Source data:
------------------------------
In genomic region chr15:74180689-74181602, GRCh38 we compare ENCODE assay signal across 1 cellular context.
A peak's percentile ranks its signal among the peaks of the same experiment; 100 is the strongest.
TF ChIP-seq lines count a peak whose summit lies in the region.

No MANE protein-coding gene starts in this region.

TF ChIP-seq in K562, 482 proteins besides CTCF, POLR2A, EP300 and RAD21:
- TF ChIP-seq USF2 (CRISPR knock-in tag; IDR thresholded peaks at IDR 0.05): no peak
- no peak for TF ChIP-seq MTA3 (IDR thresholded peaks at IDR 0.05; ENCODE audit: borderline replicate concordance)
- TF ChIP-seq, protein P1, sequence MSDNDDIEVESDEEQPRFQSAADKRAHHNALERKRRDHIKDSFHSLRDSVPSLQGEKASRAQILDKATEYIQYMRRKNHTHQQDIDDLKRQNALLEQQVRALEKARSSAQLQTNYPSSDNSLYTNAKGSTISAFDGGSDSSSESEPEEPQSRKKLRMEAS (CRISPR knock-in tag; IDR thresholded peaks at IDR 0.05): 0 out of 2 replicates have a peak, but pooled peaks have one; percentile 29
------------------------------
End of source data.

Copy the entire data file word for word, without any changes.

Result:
In genomic region chr15:74180689-74181602, GRCh38 we compare ENCODE assay signal across 1 cellular context.
A peak's percentile ranks its signal among the peaks of the same experiment; 100 is the strongest.
TF ChIP-seq lines count a peak whose summit lies in the region.

No MANE protein-coding gene starts in this region.

TF ChIP-seq in K562, 482 proteins besides CTCF, POLR2A, EP300 and RAD21:
- TF ChIP-seq USF2 (CRISPR knock-in tag; IDR thresholded peaks at IDR 0.05): no peak
- no peak for TF ChIP-seq MTA3 (IDR thresholded peaks at IDR 0.05; ENCODE audit: borderline replicate concordance)
- TF ChIP-seq, protein P1, sequence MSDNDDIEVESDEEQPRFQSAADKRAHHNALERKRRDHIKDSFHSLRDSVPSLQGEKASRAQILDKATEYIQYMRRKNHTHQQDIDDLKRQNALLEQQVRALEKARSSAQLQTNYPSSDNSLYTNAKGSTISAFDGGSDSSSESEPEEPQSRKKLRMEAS (CRISPR knock-in tag; IDR thresholded peaks at IDR 0.05): 0 out of 2 replicates have a peak, but pooled peaks have one; percentile 29